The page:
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Deep Dive: Medicare Fraud and Abuse Part 2

The number of people enrolling in Medicare is rising from 39.7 million in 2013 to 55.7 million in 2015. In fact, according to the CommonWealth Fund, there are projected to be 81 million enrollees by 2030.

The second part of this Medicare fraud and abuse series is designed to examine some of the most common ways that Medicare fraud and abuse manifest themselves.

Billing Fraud
This is a common abuse perpetrated on Medicare patients. This is when a medical facility bills you or the government for a service, treatment, or medication you never received. The guilty party can be your doctor padding your claims to increase their profit or it can be the result of identity theft.

No Medical Necessity Fraud
No Medical Necessity Fraud can be one of the most difficult to identify. In a typical case, a medical provider will submit a claim for medications, ambulatory services, or medical devices that the patient did not actually need. In extreme cases, victims can even be subjected to dangerous surgeries with little to no possible benefit. While it helps unscrupulous providers pad their pockets, it puts patients at risk and places extra costs on the Medicare system. Since most patients are inclined to trust their doctor's opinion, it can be difficult to know whether a given medical procedure is actually necessary.

Procedure Unbundling
Many important surgeries are made up of a number of essential steps, but each step is considered part of the larger procedure -- they are bundled. But many times, a doctor can receive a greater amount of money by billing for each individual step separately. By doing this, the doctor can increase their own profits, leaving you and the Medicare system will be facing an undue burden.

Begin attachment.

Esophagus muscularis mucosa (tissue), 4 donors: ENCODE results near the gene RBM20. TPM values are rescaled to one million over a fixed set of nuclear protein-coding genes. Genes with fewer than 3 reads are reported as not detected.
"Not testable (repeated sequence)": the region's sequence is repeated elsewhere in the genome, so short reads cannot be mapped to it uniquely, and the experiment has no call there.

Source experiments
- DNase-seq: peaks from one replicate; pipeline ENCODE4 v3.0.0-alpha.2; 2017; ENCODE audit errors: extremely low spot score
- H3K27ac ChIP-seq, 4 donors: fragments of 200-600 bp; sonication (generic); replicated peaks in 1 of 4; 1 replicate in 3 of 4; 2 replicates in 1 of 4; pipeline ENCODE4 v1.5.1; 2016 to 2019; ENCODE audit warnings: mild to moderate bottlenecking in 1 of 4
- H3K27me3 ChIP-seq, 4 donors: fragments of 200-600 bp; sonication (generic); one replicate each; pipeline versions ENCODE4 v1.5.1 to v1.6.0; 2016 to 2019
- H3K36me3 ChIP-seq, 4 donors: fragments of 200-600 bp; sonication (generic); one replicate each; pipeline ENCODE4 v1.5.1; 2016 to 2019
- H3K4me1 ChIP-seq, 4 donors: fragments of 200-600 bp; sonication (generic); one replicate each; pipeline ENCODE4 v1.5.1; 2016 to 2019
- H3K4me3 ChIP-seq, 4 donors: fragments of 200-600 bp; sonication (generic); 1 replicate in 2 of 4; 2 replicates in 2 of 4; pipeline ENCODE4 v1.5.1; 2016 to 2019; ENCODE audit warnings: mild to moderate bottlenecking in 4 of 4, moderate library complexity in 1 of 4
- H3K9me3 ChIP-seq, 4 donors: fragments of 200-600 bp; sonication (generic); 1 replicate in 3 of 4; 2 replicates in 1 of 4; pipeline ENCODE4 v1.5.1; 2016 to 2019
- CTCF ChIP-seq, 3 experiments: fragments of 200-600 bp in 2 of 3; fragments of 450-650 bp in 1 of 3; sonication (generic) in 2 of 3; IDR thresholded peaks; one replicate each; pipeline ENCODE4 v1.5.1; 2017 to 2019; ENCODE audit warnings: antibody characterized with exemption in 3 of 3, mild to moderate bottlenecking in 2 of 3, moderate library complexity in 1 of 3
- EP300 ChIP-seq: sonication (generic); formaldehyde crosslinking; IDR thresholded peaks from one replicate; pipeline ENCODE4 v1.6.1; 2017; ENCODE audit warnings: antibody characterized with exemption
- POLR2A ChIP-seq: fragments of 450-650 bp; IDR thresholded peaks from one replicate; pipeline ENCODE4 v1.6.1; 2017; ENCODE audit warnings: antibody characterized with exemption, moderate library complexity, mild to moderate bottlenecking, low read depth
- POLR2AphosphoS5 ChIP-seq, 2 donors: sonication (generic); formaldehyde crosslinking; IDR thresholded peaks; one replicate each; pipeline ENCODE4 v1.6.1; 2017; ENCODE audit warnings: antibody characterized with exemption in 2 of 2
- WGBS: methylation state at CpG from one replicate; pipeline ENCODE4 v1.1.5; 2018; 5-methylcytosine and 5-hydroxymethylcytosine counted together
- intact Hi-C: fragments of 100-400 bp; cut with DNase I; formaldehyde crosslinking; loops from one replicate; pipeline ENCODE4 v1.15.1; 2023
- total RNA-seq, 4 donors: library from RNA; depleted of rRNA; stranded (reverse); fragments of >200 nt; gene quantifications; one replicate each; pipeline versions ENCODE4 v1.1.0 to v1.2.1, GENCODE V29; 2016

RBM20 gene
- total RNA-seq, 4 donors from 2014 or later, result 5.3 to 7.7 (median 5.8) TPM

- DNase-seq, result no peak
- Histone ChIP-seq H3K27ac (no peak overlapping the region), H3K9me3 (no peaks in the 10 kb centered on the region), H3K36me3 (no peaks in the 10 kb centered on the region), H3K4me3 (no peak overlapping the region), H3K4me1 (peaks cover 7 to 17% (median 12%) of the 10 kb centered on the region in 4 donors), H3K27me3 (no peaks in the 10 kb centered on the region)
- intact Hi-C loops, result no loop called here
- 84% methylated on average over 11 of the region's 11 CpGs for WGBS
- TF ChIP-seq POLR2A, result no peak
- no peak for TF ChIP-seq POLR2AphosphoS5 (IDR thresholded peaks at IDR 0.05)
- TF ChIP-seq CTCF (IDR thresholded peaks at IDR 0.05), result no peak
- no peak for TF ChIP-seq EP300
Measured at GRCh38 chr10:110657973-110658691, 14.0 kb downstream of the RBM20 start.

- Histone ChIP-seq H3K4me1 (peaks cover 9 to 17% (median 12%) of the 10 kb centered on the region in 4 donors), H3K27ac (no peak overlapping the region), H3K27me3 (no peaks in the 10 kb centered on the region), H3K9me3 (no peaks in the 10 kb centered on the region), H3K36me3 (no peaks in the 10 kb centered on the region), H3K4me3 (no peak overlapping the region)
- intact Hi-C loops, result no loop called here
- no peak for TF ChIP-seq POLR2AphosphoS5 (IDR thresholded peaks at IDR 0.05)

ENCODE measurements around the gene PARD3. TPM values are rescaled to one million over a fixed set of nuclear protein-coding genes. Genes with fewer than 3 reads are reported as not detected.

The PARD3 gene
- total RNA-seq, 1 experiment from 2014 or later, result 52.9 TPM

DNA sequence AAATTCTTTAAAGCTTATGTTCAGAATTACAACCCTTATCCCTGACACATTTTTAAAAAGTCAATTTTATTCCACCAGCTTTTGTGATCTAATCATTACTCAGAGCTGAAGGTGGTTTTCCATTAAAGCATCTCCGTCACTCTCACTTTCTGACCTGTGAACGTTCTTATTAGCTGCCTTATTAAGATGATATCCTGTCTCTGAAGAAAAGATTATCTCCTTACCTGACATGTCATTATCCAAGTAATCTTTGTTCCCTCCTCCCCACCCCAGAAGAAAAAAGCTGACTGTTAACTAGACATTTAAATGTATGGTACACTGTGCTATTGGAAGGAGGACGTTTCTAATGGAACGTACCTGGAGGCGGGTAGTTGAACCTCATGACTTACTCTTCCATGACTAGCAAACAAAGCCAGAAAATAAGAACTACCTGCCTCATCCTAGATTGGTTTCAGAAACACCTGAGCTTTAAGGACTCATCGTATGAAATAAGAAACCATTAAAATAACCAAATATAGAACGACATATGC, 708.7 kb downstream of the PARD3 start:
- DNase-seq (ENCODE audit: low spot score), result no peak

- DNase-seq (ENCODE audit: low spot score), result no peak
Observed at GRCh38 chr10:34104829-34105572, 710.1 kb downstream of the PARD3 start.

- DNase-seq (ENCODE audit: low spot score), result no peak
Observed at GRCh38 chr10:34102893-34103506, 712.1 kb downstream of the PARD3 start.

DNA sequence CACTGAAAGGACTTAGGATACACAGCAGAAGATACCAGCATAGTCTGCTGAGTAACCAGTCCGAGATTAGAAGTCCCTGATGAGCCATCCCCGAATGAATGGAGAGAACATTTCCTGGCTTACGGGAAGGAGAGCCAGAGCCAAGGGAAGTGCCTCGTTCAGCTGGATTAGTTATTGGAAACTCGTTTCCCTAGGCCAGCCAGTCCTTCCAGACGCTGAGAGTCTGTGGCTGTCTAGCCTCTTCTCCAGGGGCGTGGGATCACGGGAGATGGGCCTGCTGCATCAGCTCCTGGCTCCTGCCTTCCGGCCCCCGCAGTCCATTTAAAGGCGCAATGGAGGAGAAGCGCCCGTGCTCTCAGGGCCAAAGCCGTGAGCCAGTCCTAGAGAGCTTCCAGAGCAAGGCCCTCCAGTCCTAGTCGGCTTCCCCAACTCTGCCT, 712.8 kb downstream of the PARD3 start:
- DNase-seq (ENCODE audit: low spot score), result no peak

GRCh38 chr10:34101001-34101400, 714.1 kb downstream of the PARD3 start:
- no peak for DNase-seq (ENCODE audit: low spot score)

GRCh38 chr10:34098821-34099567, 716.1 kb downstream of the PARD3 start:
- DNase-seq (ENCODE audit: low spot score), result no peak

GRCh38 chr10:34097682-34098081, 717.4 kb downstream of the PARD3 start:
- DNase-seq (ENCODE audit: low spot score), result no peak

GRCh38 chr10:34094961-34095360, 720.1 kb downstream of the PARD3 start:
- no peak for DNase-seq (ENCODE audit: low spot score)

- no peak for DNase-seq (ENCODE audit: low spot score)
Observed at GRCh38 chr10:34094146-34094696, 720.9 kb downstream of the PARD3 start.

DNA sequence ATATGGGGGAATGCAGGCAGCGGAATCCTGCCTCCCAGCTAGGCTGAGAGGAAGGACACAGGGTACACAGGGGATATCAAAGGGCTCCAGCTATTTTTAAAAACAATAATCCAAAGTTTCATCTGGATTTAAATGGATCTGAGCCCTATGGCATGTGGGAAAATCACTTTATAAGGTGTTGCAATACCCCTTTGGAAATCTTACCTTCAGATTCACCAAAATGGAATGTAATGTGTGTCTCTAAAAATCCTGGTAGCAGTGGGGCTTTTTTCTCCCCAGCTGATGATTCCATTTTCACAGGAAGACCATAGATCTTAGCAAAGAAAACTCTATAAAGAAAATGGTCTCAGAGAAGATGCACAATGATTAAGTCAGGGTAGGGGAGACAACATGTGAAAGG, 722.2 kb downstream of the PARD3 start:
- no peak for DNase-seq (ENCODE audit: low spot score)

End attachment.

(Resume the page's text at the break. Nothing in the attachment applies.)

Pharmaceutical companies have huge profit margins on many of their basic products, despite the availability of less expensive generic options. That is because the pharmaceutical reps often provide incentives for doctors to prescribe their medications, including financial benefits, among other things. At its worst, doctors will prescribe medication that offers no real benefit for a patient in order to fulfill their part of the agreement made with the pharmaceutical companies.

There are a number of different ways Medicare and Medicare Advantage patients may be defrauded. While the fraud might seem harmless to some, certain kinds may have life threatening results for the patient. But don't worry, in the next blog of this series, we will look into what you can do to prevent health care fraud.


The Commonwealth Fund, "Medicare's Numbers Game," April 2015

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